Non-compete agreements are frequently a requirement for employment by employers. Since they frequently have little choice but to sign the agreement or find another work, it is understandable that employees sign them without first speaking with an attorney. Employers frequently use this unjust power dynamic to place onerous limitations on their workers after their employment has ended. Even when an employee is dismissed or laid off, non-compete clauses are still enforceable. People who are unemployed and need to find a method to continue their job and support their families are severely harmed by non-compete agreements. Contact a non-competition agreement lawyer Charlotte NC
Since your employer is aware that you cannot just go and work for the opposition, these agreements also reduce your prospects of earning proper remuneration for your job.
Agreements Against Competition in North Carolina
The damage is recognized by the courts, who have rigorous guidelines before enforcing these agreements. Non-compete agreements must be reasonable in terms of the tasks and jobs they forbid, the region they cover, and the period of time the employee must adhere to them following the termination of their prior employment. In other states, judges frequently modify non-compete agreements to make them fairer.
Agreements prohibiting solicitation
The courts pay particular attention to any agreements that forbid you from getting in touch with past clients or potential clients of your previous employer. These contracts need to typically only be made with clients you interacted with while working there. Many contracts forbid workers from speaking with their previous employers’ clients. These agreements are frequently unenforceable and overly broad.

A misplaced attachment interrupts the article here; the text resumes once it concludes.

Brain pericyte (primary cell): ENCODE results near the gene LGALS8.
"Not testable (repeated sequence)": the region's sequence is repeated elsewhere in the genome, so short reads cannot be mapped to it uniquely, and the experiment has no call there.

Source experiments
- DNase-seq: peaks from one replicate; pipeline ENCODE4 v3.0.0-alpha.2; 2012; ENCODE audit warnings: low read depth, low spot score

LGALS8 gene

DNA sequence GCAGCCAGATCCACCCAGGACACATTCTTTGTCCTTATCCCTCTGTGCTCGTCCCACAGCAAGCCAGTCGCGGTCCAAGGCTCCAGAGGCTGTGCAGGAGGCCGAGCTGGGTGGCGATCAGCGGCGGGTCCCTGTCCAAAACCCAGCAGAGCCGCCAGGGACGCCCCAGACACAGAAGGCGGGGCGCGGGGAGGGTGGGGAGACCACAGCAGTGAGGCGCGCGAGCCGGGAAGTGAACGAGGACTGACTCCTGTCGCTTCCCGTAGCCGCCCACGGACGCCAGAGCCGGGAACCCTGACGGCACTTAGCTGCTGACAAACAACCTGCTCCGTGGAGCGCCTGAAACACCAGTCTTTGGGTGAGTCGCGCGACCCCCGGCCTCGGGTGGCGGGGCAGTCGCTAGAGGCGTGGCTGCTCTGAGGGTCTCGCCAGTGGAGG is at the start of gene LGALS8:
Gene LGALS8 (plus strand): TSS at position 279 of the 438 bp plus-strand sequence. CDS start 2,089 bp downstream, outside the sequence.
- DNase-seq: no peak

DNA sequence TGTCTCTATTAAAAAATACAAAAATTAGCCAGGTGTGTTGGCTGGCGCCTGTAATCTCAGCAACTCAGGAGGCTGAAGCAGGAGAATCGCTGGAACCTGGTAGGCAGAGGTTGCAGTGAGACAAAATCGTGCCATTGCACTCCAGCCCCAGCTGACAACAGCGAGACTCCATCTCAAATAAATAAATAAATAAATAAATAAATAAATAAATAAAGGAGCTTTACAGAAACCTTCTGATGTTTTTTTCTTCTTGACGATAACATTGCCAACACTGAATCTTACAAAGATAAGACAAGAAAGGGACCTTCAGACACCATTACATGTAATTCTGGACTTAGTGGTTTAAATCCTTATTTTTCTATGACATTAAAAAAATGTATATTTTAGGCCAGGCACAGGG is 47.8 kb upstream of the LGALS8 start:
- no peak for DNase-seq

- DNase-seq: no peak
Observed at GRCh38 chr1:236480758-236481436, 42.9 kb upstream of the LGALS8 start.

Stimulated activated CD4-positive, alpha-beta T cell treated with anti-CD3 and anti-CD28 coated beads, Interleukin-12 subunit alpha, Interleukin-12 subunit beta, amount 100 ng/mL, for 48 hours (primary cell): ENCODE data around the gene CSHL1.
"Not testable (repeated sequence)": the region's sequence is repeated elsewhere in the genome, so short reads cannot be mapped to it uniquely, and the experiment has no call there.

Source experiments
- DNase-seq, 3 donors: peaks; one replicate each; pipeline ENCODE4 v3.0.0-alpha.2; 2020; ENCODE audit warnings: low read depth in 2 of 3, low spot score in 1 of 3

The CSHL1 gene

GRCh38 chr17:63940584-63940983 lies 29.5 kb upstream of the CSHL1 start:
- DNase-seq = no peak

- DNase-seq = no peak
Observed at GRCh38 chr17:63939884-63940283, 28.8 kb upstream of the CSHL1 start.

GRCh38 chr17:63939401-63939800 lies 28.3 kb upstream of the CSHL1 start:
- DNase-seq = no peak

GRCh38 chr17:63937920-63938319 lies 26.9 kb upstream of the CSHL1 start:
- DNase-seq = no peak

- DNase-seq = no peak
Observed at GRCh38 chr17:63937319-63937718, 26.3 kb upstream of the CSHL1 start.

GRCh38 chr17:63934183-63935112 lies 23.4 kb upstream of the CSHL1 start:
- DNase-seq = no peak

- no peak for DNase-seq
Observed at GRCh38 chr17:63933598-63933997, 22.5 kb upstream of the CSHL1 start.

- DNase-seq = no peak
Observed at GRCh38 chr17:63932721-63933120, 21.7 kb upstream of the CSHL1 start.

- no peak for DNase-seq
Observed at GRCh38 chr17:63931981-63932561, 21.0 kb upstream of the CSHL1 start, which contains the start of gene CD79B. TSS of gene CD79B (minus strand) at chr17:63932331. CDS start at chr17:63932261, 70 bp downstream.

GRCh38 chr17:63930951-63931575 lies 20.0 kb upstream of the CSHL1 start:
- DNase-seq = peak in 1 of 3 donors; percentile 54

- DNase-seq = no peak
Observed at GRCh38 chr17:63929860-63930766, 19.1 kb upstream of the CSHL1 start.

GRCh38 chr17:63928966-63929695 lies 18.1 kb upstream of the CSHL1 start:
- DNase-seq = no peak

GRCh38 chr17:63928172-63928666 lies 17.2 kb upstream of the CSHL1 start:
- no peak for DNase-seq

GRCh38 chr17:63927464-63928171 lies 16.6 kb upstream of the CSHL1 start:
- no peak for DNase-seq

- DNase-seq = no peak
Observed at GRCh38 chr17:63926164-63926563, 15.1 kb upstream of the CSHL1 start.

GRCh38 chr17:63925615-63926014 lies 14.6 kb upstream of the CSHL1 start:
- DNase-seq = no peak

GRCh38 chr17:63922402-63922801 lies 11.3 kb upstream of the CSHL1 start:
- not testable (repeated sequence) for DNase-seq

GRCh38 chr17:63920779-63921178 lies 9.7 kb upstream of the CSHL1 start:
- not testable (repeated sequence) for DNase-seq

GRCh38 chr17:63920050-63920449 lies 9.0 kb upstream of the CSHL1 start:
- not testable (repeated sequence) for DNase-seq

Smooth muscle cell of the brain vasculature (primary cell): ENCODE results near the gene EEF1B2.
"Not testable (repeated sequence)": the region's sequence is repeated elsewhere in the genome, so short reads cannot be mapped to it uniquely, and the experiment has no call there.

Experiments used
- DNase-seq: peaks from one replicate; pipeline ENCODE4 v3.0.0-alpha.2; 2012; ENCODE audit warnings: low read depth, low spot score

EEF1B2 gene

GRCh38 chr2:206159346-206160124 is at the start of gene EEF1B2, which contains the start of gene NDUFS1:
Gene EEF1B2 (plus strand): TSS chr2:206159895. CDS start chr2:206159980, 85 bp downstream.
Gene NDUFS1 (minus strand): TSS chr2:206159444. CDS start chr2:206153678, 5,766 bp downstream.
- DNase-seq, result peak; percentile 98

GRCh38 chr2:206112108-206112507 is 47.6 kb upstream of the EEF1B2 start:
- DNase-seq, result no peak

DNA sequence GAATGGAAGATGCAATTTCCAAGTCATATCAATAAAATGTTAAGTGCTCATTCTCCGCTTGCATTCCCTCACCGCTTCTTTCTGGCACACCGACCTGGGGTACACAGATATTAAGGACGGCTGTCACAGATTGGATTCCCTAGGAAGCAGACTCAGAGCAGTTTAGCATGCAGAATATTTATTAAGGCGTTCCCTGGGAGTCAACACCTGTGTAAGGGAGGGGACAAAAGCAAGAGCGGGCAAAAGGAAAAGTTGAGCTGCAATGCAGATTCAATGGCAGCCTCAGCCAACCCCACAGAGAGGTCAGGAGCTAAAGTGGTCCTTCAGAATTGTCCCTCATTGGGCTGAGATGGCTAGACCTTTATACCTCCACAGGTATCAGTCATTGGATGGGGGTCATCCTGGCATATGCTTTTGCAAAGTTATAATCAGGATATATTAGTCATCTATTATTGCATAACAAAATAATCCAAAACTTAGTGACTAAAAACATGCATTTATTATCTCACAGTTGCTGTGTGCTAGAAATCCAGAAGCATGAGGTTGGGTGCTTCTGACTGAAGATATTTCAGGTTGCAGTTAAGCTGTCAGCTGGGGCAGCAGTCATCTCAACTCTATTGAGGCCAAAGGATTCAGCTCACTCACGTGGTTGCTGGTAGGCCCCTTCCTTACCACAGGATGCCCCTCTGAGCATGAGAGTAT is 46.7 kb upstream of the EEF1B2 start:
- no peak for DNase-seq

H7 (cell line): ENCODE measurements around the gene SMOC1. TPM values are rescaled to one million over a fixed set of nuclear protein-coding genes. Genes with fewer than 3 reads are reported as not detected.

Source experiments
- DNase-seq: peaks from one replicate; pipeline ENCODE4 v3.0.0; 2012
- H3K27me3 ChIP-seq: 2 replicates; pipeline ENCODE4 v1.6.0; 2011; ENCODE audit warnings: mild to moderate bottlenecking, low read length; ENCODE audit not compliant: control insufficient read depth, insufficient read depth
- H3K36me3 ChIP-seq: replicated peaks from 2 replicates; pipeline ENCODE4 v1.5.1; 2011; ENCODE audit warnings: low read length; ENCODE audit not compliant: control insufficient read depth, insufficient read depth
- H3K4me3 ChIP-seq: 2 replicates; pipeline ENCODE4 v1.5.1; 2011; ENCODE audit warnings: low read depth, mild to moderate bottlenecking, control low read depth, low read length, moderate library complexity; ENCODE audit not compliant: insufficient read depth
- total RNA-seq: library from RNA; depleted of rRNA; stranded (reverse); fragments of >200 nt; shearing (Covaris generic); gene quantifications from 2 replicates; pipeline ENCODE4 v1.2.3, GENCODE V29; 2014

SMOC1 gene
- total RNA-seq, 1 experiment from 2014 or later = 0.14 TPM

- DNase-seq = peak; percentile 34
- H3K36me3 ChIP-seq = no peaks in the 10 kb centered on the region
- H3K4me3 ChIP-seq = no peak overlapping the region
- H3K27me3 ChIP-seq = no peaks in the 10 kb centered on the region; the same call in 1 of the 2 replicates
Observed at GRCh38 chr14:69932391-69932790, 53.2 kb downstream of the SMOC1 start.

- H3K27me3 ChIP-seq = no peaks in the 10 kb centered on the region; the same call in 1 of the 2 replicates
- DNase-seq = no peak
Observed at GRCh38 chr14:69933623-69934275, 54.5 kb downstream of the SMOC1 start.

Non-compete and non-solicitation agreements are very fact-specific, so if you choose whether to sign a new one or break the terms of an existing one, you should get in touch for a personal consultation.
Many firms attempt to unfairly block you from working elsewhere by claiming that everything is a trade secret. However, what constitutes a trade secret is subject to tight legal rules. In accordance with North Carolina law, a “trade secret” is any piece of commercial or technical knowledge, such as a formula, pattern, program, gadget, collection of information, method, technique, or procedure that:
- Derivatives that have independent actual or potential commercial value include those that are not widely known or easily ascertainable through independent development or reverse engineering by individuals who can profit economically from their disclosure or use; and
- Those that are the target of reasonable efforts to maintain their secrecy under the circumstances.